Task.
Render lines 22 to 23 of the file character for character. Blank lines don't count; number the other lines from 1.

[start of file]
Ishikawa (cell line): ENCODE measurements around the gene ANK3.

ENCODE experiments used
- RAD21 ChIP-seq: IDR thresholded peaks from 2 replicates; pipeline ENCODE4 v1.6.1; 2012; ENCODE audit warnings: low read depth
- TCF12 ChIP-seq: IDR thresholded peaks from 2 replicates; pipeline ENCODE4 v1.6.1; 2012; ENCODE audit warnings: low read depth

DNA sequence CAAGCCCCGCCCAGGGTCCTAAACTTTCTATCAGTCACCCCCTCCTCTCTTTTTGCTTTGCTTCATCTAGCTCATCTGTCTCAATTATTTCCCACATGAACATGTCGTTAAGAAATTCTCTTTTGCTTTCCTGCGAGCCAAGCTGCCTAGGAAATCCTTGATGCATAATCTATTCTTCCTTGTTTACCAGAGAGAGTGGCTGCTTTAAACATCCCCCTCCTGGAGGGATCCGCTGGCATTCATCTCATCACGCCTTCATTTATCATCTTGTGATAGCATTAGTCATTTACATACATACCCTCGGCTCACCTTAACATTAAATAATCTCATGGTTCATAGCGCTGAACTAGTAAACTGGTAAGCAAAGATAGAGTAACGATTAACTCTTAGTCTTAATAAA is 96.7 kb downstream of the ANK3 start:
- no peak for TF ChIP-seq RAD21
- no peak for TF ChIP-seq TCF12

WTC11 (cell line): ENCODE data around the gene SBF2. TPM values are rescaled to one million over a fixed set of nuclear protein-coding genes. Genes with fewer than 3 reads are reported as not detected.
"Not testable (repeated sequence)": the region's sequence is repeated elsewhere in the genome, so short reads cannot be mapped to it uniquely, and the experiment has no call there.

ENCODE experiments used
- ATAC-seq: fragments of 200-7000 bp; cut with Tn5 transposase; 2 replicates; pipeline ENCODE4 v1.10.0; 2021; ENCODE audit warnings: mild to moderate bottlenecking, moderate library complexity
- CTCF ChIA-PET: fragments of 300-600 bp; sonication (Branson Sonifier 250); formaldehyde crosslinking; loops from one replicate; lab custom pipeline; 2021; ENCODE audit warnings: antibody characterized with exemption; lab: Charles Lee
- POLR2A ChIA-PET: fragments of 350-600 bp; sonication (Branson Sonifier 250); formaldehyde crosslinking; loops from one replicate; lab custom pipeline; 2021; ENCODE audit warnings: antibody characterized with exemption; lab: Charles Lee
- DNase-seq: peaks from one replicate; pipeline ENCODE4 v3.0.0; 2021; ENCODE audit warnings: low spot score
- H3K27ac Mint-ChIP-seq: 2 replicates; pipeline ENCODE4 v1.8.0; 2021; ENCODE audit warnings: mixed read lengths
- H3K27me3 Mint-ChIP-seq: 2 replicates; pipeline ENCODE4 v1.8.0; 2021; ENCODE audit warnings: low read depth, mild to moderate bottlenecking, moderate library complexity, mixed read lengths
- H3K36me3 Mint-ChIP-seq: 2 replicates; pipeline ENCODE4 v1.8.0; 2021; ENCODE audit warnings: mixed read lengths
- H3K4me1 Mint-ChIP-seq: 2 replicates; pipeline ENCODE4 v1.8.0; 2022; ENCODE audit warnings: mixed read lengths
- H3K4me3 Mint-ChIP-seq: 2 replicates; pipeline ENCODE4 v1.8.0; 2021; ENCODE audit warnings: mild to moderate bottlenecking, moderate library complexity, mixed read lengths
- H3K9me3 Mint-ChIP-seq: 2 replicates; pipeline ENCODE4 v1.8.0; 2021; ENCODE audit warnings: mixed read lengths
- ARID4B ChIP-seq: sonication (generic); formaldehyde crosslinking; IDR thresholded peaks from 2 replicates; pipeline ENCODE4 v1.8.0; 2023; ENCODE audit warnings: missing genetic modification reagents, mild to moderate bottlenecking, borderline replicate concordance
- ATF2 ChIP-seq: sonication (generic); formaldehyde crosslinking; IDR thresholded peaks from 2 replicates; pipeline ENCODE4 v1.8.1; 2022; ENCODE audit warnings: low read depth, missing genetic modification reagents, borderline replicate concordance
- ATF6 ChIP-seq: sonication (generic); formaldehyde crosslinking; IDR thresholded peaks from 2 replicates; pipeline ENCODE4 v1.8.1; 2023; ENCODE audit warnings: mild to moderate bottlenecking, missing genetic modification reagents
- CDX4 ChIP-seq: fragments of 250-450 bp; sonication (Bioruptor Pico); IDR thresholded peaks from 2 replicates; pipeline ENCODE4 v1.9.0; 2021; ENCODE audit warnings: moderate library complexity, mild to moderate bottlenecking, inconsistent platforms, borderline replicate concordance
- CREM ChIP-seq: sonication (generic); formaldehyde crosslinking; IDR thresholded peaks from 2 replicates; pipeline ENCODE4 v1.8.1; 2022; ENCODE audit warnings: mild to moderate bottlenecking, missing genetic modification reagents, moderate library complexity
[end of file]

- ATF2 ChIP-seq: sonication (generic); formaldehyde crosslinking; IDR thresholded peaks from 2 replicates; pipeline ENCODE4 v1.8.1; 2022; ENCODE audit warnings: low read depth, missing genetic modification reagents, borderline replicate concordance
- ATF6 ChIP-seq: sonication (generic); formaldehyde crosslinking; IDR thresholded peaks from 2 replicates; pipeline ENCODE4 v1.8.1; 2023; ENCODE audit warnings: mild to moderate bottlenecking, missing genetic modification reagents